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J Endourol. 2010 Mar;24(3):367-70. doi: 10.1089/end.2009.0181.

Complex percutaneous resections for upper-tract urothelial carcinoma.

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  • 1Steven B. Streem Center for Endourology, Glickman Urological and Kidney Institute, Cleveland Clinic Foundation, Cleveland, Ohio 44195, USA.



Percutaneous endoscopic resection is a viable treatment option for upper-tract urothelial carcinoma (UC) in selected patients. We present our experience with patients who underwent percutaneous resections for complex urothelial tumors.


Patients who were undergoing percutaneous treatment for UC were identified within a prospectively maintained database at a single institution. Charts were reviewed to identify complex patients (n = 16) who met the following criteria: (a) tumor size >2.5 cm (n = 8), (b) preoperative creatinine level >3.0 mg/dL (n = 3), or (c) anatomic variant (cystectomy/urinary diversion [n = 2]; autotransplanted kidney [n = 1]; ipsilateral partial nephrectomy [n = 1]; distal ureterectomy [n = 1]). Demographic, operative, and oncologic data were captured. Recurrence-free, cancer-specific, and overall survivals were calculated and compared with a control group of noncomplex cases (n = 23).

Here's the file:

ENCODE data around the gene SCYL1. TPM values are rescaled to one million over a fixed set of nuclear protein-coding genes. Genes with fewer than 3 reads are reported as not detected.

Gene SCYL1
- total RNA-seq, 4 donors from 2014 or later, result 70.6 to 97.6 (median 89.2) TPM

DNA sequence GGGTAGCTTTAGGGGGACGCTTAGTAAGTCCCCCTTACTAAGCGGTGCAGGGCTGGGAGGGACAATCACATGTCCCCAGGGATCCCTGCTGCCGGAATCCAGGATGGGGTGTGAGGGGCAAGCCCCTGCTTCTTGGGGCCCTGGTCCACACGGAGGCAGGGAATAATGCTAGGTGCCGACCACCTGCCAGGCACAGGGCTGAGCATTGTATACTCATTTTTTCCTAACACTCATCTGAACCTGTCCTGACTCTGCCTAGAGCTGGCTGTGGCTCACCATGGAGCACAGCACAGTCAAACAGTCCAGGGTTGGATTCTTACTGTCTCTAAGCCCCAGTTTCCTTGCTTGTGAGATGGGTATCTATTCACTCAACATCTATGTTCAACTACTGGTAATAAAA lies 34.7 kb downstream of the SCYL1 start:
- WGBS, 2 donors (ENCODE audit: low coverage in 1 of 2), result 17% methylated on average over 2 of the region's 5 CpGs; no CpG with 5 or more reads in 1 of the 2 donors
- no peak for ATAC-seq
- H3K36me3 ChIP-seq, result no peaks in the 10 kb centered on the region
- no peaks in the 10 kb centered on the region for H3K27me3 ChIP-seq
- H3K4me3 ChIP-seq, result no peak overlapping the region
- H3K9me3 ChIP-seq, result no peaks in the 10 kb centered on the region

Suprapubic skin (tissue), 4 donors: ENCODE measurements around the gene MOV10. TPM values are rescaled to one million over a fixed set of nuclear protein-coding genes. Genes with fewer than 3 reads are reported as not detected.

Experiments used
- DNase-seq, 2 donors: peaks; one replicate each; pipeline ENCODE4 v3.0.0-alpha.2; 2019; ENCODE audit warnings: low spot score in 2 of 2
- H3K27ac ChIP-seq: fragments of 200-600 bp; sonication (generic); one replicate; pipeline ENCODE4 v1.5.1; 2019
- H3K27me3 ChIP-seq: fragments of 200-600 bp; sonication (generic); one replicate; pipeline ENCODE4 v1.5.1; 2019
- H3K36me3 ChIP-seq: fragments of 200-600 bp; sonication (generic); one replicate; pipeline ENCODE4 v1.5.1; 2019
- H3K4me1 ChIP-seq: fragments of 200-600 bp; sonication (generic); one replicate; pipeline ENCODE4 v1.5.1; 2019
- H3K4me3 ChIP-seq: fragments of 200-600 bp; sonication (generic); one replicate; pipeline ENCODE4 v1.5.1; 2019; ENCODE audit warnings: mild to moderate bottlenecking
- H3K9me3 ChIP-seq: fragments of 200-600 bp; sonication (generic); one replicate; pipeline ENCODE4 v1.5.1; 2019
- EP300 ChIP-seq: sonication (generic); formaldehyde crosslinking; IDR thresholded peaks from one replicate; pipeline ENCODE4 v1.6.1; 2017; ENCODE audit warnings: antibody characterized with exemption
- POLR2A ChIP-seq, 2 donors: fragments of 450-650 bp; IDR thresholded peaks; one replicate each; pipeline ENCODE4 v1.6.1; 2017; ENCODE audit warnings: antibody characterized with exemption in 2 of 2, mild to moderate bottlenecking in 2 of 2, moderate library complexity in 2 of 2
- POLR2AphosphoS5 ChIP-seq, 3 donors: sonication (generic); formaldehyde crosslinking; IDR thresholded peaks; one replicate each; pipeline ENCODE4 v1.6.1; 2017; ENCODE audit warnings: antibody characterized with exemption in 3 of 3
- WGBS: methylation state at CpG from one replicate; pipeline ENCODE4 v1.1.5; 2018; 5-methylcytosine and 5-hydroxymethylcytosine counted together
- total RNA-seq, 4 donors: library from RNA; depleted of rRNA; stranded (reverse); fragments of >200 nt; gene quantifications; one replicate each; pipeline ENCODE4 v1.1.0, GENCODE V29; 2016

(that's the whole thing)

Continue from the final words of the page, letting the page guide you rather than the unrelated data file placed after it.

No difference was found in mean age (69.7 +/- 10.8 years vs 69.8 +/- 11.2 years), complication rate (6.3% vs 7.1%), or change in creatinine level (1.53 mg/dL to 1.51 mg/dL vs 1.88 mg/dL to 1.57 mg/dL) between noncomplex and complex cases. The incidences of high-grade tumors (55% vs 71%), invasive tumors (15% vs 20%), solitary kidney (82% vs 92%), contralateral nephroureterectomy (52% vs 60%), and history of bladder cancers (47% vs 38%) were similar between the two groups. Median follow-up was 36 months. No difference was seen in cancer-specific survival (P = 0.98) or recurrence-free survival (P = 0.39). An improved trend in overall survival (P = 0.20) was seen in the noncomplex patients when compared with the complex group.


These findings suggest that patients with large tumors, poor renal function, and significant anatomic variations may be well served by endoscopic treatment for upper-tract UC when indicated.

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